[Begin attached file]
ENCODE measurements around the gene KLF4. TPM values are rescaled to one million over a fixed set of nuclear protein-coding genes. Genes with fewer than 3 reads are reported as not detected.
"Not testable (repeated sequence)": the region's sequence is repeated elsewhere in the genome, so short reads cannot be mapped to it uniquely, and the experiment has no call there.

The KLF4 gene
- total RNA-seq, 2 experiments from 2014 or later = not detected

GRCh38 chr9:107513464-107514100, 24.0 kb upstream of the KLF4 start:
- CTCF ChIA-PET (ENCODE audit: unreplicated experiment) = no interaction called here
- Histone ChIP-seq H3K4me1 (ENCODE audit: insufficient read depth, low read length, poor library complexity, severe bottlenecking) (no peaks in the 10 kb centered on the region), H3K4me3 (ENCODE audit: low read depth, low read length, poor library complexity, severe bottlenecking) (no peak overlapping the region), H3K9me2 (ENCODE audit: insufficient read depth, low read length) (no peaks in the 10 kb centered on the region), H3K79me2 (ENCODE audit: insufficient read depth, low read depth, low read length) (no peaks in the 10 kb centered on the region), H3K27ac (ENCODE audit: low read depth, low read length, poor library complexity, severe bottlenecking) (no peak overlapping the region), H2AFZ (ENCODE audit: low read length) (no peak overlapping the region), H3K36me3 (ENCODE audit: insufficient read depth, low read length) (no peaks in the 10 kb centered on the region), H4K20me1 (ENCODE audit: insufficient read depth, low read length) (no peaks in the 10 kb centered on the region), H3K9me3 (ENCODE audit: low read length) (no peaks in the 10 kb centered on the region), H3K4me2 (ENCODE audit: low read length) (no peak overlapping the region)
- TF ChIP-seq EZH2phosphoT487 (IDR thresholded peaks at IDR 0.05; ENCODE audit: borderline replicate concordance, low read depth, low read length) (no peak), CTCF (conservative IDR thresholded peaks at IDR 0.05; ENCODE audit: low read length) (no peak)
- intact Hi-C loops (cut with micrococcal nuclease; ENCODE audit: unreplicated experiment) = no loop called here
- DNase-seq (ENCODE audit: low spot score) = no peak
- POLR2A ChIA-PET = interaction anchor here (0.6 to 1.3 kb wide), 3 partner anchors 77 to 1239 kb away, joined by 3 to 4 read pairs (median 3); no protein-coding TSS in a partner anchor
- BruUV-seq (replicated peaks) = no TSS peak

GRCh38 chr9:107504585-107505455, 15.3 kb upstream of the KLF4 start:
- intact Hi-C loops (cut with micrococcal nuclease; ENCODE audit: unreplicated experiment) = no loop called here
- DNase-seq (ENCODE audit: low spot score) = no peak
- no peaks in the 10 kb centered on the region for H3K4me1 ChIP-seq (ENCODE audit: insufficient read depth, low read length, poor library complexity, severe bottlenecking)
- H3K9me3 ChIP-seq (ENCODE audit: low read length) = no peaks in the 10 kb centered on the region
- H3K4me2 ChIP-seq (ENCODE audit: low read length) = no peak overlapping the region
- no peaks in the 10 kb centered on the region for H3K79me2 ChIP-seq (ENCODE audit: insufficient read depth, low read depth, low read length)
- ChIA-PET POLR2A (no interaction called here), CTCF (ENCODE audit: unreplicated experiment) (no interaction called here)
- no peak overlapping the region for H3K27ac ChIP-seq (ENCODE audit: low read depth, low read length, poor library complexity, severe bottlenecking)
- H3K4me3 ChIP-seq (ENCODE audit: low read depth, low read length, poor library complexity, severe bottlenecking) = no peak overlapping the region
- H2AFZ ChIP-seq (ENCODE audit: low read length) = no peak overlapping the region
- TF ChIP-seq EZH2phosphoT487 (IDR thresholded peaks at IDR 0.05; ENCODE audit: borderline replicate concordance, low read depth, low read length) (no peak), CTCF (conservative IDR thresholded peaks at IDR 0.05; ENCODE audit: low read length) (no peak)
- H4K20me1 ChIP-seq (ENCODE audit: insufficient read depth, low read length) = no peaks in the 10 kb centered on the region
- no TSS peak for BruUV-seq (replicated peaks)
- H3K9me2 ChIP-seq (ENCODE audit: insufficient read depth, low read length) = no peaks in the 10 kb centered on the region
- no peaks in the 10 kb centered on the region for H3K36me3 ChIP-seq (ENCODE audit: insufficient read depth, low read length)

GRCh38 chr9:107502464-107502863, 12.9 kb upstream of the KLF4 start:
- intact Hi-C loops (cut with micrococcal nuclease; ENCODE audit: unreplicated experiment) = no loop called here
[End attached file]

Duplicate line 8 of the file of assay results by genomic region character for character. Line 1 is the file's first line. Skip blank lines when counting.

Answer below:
- TF ChIP-seq EZH2phosphoT487 (IDR thresholded peaks at IDR 0.05; ENCODE audit: borderline replicate concordance, low read depth, low read length) (no peak), CTCF (conservative IDR thresholded peaks at IDR 0.05; ENCODE audit: low read length) (no peak)